I am crying as I write this piece. I am crying for all of those who have been fighting for years to marry the person they love and finally can. I am crying for the single people like me who will never have to fight, who will be able to fall in love without fear that love will not be recognized. I am crying for the people who are not here to see this historic moment because the hatred that they faced was so terrible that it made them want to stop surviving. I’m crying for the future little girls who may not have to cry, who may not have to grow up so confused about why their best friends give them butterflies.
I am crying for the self-assured teenager I never got to be and the calm, collected college student I know I could have been. I am crying for the way my closeted actions and emotions affected other people, and I am crying when I think about the fact that maybe, just maybe the gay babies being born today won’t have to face these kinds of regrets.
For me, this ruling is about so much more than the fact that we have won this decades-long external battle. I believe that the legalization of same-sex marriage will help so many win their internal battles, too. There will, unfortunately, be kids for many generations more who grow up with homophobic friends and family—and also those who simply grow up facing some incorrect assumptions—but I hope this ruling will help some of them look past their individual environments to see a country that embraces them and teaches them that there are many kinds of normal.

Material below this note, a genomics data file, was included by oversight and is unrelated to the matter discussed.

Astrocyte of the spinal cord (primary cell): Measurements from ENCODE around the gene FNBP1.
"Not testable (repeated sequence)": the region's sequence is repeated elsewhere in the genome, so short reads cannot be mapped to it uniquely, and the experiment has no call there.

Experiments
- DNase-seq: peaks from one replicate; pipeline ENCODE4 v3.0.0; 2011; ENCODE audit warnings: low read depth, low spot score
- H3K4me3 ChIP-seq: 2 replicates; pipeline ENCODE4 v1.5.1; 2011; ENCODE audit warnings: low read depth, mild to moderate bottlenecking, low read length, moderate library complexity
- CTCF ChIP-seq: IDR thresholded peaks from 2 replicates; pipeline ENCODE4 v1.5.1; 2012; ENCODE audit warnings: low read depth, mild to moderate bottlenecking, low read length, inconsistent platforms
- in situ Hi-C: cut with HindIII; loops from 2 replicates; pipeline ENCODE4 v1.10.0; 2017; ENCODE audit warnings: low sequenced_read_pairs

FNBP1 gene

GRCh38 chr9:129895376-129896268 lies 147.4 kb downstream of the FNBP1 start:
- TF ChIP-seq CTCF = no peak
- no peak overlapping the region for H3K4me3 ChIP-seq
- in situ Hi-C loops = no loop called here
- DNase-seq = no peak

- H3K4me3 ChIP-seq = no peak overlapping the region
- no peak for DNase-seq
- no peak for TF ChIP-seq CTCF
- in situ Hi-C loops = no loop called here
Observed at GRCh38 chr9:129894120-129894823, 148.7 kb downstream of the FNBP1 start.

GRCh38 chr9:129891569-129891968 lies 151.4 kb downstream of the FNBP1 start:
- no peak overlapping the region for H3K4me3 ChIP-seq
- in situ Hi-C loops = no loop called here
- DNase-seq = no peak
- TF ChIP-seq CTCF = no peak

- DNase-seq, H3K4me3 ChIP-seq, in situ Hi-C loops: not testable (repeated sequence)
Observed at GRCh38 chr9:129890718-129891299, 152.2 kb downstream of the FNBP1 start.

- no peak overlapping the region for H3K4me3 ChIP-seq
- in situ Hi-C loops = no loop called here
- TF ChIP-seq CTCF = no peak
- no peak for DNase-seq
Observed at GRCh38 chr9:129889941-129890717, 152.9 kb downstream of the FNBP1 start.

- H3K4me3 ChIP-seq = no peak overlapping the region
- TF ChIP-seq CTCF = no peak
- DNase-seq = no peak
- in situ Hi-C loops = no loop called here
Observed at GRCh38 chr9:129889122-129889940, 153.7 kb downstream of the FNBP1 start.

I hope seeing more and more same-sex couples tie the knot will help kids at least be able to identify and accept their own feelings because before you can battle your friends or your family or your government, you have to win the battle against yourself—you have to understand that you’re worth fighting for. I am so grateful for all of those who have spent years fighting for gay rights, who knew I was worth fighting for before I could realize it myself. Because of them I get to fight a little less hard now.
Coming out has been the best thing that I have ever done. I love being gay, and if I had the choice I wouldn’t change. I can’t know if I would have come out sooner if I’d been born into a world where same-sex marriage was legal or where shows like Orange Is The New Black, Grey’s Anatomy and Pretty Little Liars already existed to show me the beauty of same-sex love. There is no use in dwelling on what might have been. What matters is I am out now, these shows exist now, and now, the love that will someday make me want to say ‘I Do’ will not be seen as less than.
There is a lot more work to do, but right now we get to celebrate how far America has come. We get to celebrate that the gay children of tomorrow might get to grow up feeling a little less tortured. Soon, their minds may not have to become battlefields at all, and to me, that is everything.